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Buddhist-Christian Studies 22 (2002) 244-248

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Book Review

The Social Self in Zen and American Pragmatism

The Social Self in Zen and American Pragmatism. By Steve Odin. SUNY Series in Constructive Postmodern Thought. Albany: SUNY, 1996. xvi + 482 pp.

Better late than never! As one of the few volumes—only two to date, actually—in the SUNY Series in Constructive Postmodern Thought to address a perennial philosophical problem by drawing seriously upon both the Eastern (Zen Buddhism) and Western (American pragmatism) philosophical traditions, this book should have been reviewed in the pages of this journal a long time ago. Odin's thesis is that both traditions evidence a paradigm shift during the twentieth century from a monological and subjectivistic concept of an individualized self toward a dialogical and intersubjective concept of social self. He explores this hypothesis in the three parts of the book devoted to the social self in modern Japanese philosophy, the social self in Mead and American pragmatism, and a comparative analysis.

Part 1 consists of three chapters focused on the philosophical thought of Watsuji Tetsuro (1885-1962) and Nishida Kitaro (1870-1945), and on the psychological investigations of Doi Takeo (dates not given, but whose primary works were published in the 1970s and 1980s). Watsuji's central idea is a Zen and Confucian ningenmodel of personhood whereby the self emerges in "the betweenness of person and person" as the individual (nin), understood primarily in temporal categories, and society (gen), understood primarily in the spatial categories of nature, community and family, mutually empty themselves into the other. (In a later chapter, Odin draws parallels between the yi-li—spontaneous, novel reaction-ritual action—dialectic of Confucianism and the I-me dialectic of George Herbert Mead.) This notion of self as ningen subsequently served, at least in part, the development of nihonjinron scholarship—"studies of Japanese identity"—as advanced by thinkers like Kimura Bin, Hamaguchi Eshun, and Kumon Shumpei. The goal has been to steer the middle way between individualistic (Western) and collectivistic (Confucian) conceptions of the self toward what Hamaguchi and Kumon call a contextualist (kanjin), and thereby truly Japanese, understanding.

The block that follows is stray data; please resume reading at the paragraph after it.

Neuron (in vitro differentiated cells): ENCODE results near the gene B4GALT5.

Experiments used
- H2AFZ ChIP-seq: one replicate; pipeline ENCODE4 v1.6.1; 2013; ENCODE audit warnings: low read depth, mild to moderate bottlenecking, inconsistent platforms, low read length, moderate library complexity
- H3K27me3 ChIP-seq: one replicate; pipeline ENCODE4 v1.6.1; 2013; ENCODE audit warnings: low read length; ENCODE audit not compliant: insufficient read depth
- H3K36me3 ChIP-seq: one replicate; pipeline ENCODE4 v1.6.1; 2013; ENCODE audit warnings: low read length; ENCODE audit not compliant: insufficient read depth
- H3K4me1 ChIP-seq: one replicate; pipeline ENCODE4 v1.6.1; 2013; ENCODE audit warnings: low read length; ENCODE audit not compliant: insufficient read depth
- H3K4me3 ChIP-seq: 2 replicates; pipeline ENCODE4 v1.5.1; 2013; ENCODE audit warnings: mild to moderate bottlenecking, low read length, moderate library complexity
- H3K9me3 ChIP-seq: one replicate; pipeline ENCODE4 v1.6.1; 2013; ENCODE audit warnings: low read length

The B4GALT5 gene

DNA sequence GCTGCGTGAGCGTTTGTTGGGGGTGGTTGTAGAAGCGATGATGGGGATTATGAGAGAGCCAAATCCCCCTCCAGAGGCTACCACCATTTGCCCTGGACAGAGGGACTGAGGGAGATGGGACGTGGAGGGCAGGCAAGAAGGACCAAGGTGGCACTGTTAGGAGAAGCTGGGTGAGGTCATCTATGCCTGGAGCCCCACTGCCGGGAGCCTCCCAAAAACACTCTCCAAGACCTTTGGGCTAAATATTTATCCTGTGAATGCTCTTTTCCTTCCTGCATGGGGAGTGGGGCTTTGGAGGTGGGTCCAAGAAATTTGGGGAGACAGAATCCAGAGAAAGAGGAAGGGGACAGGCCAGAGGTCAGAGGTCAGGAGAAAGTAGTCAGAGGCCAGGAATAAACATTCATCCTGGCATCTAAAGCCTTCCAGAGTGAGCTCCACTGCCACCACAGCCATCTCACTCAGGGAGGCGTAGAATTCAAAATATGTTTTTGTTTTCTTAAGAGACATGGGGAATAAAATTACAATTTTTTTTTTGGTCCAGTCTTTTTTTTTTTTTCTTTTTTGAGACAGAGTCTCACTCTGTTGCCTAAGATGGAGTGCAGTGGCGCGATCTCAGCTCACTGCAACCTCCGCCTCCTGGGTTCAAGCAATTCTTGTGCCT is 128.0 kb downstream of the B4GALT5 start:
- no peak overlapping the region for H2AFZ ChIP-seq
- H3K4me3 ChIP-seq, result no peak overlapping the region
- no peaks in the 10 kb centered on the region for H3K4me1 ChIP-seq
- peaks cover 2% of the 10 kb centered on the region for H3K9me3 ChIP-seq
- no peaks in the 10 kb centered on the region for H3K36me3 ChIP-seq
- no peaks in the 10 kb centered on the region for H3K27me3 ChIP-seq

Odin's exposition of Nishida focuses on his idea of the true self—the perennial quest of the Zen tradition—as a "social self" (shakaiteki jiko) that emerges from the I-thou, self-other, and individual-environment dialectics that take "place" in the absolutely empty spatial "field" of basho.(Here, Odin suggests that rather than drawing from Martin Buber's philosophy, both Nishida and Buber drew common inspiration from Ludwig Feuerbach's Principles of the Philosophy of the Future [Grundsatze der Philosophie der Zukunft, 1843]). The true self is therefore the no-self in the locus of absolute Nothingness. As such, the true self is also the empty self. This leads Nishida to draw analogies in his last few essays between the Buddhist idea of sunyata, or "emptiness," with the Christian notion of kenosis, or "self-emptiness." In [End Page 244] keeping with the Zen insistence against reifying emptiness, however, the true self is that which overcomes nihilism but yet resists eternalism. Buddhist sunyatais now symbolized by the bodhisattva's self-negating vow of compassion for all sentient beings, even as Christian kenosis is symbolized by Christ's self-emptying love for the world. This leads to the true self conceptualized as the intersubjective self. Odin suggests that this insight of Nishida is latent in the Chan/Zen tradition as captured in the famous Ten Oxherding Pictures. He also briefly portrays how later Kyoto school thinkers like Ueda Shizuteru, Nishitani Keiji, Abe Masao, Tanabe Hajime, and MutoKazuo have extended Nishida's insights and contributed to the Buddhist-Christian dialogue.

Meanwhile, Doi Takeo, a distinguished Japanese psychiatrist, has suggested that human intrapsychic drives are not limited to sexual and aggressive instincts as hypothesized by Freud. Rather, there is an amae or dependency drive that explains the human need for love, intimacy, warmth, protection, nurturing, and so forth. This other-reliance and relational aspect of the human being explains, at least from a psychoanalytical perspective, the...